My Lords, I refer your Lordships to my farming interests as in the register. Our approach to pesticides regulation is underpinned by the precautionary principle. That is why, for example, we supported a ban on the use of certain neonicotinoids to treat crops in 2018. We are also committed to supporting alternative methods to pesticides, having analysed responses to our revised National Action Plan for the Sustainable Use of Pesticides consultation. This proposed plan supports the development of low-toxicity methods, integrated pest management and improved support for users.
I thank the Minister for his Answer. I gave prior notice that this Question was inspired by a study published this month in the journal Frontiers in Environmental Science, which was a meta-analysis of nearly 400 studies looking at the impact of pesticides on soil fauna, including earth- worms, beetles and springtails with fungicide impacts being particularly marked. It is obvious that testing regimes have not adequately accounted for these impacts. The Minister referred to the precautionary principle but, given that the Government often acknowledge how important soils are, surely this principle would demand that they set a target of zero pesticide use to protect our soils as a matter of urgency.
I share the noble Baroness’s concern for soils; it is absolutely fundamental to our 25-year environment plan and other policies that we are introducing. I refer her to concerns raised since France attempted a 50% reduction on pesticides in 2008; by 2018, there was actually a 12% increase. We are always wary of targets, but we are looking at implementing them. The most important thing is to look at our proposals for integrated pest management, which sit very comfortably with the need to produce food but to do so safely.
Does my noble friend the Minister agree that there needs to be a sensible and science-based balance with regard to pesticide use if British farming is to be expected to feed the nation? Is he further aware of the considerable advances which have been made over the past 30 years or so on minimising the use of sprays while improving their efficacy and safety?
My Lords, the UK is a world leader in developing greener farm practices and upholds the highest standards of environmental and health protection. We operate a strict science-based system of regulation to encourage safe and minimal use. The total weight of active substance applied has decreased significantly over the last two decades. In addition, a move to more active substances, which are effective at lower dose rates, is a further driver of decreases in the weight of active substance.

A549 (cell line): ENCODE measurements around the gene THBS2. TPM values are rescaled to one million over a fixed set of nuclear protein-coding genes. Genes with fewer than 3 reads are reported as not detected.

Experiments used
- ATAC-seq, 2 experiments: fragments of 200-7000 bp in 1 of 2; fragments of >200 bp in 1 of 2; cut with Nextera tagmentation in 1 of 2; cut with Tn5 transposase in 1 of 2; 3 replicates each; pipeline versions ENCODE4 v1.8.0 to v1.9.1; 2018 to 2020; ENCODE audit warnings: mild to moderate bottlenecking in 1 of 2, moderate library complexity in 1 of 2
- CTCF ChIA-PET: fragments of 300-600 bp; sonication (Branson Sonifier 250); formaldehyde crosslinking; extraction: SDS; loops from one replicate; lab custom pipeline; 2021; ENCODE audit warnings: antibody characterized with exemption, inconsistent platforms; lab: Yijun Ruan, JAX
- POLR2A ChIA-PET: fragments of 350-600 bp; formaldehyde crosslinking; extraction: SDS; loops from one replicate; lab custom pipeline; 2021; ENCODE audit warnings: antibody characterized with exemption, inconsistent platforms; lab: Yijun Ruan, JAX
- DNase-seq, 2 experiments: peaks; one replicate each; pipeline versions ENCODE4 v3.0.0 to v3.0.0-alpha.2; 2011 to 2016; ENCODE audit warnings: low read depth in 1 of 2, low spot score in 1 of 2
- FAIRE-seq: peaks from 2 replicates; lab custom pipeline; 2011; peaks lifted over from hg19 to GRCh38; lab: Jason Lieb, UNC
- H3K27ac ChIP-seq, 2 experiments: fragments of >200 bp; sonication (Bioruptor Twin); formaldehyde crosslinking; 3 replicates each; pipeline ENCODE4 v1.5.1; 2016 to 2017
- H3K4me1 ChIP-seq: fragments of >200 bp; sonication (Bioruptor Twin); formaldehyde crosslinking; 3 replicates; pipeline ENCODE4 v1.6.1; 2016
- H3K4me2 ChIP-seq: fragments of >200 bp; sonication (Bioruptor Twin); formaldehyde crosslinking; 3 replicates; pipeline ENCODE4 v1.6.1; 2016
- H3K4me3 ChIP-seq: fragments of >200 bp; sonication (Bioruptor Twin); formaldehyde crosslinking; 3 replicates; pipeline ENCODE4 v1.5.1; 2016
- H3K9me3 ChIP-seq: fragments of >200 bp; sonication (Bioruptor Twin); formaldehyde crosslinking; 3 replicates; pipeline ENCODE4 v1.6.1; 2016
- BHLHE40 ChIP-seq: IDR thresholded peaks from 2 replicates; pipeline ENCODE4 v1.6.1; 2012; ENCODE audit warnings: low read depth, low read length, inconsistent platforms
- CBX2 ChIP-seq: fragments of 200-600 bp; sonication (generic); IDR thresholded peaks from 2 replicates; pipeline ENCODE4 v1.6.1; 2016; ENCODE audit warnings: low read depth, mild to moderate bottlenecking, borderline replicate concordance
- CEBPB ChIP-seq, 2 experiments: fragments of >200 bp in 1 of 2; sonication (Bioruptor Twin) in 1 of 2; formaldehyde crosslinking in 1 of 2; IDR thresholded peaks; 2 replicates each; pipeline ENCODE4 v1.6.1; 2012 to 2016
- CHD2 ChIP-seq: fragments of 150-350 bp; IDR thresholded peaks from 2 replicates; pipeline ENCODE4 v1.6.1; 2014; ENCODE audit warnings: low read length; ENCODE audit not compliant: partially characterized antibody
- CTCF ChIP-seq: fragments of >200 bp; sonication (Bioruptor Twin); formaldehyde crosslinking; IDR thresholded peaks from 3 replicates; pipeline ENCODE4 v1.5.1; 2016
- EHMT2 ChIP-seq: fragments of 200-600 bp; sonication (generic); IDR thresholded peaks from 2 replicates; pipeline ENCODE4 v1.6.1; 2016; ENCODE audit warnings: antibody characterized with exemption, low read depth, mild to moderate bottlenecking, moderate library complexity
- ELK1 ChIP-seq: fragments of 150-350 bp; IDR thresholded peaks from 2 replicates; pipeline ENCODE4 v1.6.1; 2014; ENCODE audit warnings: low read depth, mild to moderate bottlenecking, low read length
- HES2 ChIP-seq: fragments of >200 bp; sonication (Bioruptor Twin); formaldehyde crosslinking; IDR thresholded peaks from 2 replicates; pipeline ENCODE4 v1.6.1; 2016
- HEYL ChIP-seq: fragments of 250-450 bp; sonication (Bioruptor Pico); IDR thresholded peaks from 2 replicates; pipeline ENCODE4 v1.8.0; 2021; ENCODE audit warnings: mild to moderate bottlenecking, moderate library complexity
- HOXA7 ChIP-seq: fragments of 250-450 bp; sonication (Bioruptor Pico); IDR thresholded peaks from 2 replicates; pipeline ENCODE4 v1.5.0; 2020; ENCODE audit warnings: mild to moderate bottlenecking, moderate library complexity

As the Minister knows, the survival of humans is totally dependent on the survival of bees, but the bee population is declining and precarious. Is it not therefore essential to ban all neonicotinoids in all circumstances? While the withdrawal of the use of the neonicotinoid thiamethoxam in March is to be welcomed, should it not be permanently banned?
I share the noble and right reverend Lord’s concern for pollinators and particularly honeybees. I was pleased that the impact of the field scale studies on neonicotinoids resulted in the ban in 2018. Concern was raised by many at the temporary allowance of one to be used on the sugar beet crop, but it was never actually used because the threshold for use was so high. It is right to use science as the absolute arbiter in this, but also to be fleet of foot. Where we have to increase the number of sprays on the banned list, we will.
My Lords, does the Minister accept that a number of chemicals used as pesticides, even if used in accordance with the instructions, can damage several species, including humans? Does the Minister recall that during the passage of the Agriculture Act 2020, this House passed an amendment which would have seriously limited pesticide use in the vicinity of residences and public spaces? It was rejected by the House of Commons, partly on the grounds that it would be more suitable for inclusion in the Environment Bill. Can we therefore look forward to the Minister supporting a similar amendment to the Environment Bill, or indeed, promoting one, and if not, why not?
I am sure there will be a great many amendments to the Environment Bill, and I look forward to debating them with your Lordships. The question of pesticide use close to population is a very important one. It is very clear in the regulations on pesticide use and the codes of practice that spray operators have to abide by that it is a criminal offence to breach those rules. We have a robust system and we need to be constantly looking to see whether it can be improved. There will be plenty of legislative opportunities for Members of this House to raise these issues, not just in the Environment Bill, but in other forthcoming legislation.